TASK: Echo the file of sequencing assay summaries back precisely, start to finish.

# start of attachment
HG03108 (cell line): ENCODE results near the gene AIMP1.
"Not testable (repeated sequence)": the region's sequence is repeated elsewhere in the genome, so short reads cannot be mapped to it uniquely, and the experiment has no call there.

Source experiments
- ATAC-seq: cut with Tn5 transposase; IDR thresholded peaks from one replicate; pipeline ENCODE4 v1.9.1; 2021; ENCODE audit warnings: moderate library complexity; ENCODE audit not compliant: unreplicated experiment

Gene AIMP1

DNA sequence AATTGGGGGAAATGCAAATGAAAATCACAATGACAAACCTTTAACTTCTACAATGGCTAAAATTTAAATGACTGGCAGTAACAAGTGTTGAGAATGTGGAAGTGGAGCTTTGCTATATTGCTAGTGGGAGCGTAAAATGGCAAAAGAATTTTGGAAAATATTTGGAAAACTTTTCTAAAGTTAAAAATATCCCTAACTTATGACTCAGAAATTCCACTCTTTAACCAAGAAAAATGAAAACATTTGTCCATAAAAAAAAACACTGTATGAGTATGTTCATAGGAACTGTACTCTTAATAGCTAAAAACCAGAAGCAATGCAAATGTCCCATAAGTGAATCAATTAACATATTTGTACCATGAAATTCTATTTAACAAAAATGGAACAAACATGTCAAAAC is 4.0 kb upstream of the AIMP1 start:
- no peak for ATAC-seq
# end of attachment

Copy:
HG03108 (cell line): ENCODE results near the gene AIMP1.
"Not testable (repeated sequence)": the region's sequence is repeated elsewhere in the genome, so short reads cannot be mapped to it uniquely, and the experiment has no call there.

Source experiments
- ATAC-seq: cut with Tn5 transposase; IDR thresholded peaks from one replicate; pipeline ENCODE4 v1.9.1; 2021; ENCODE audit warnings: moderate library complexity; ENCODE audit not compliant: unreplicated experiment

Gene AIMP1

DNA sequence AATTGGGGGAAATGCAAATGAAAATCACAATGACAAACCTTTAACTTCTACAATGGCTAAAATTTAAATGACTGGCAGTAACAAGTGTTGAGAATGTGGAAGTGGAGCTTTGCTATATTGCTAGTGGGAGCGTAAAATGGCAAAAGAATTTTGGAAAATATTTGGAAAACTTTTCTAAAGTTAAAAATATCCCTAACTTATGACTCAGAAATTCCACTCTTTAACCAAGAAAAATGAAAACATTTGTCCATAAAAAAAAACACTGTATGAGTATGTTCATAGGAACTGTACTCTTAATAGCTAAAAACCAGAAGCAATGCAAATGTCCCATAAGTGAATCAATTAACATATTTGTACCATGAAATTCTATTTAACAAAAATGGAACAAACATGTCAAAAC is 4.0 kb upstream of the AIMP1 start:
- no peak for ATAC-seq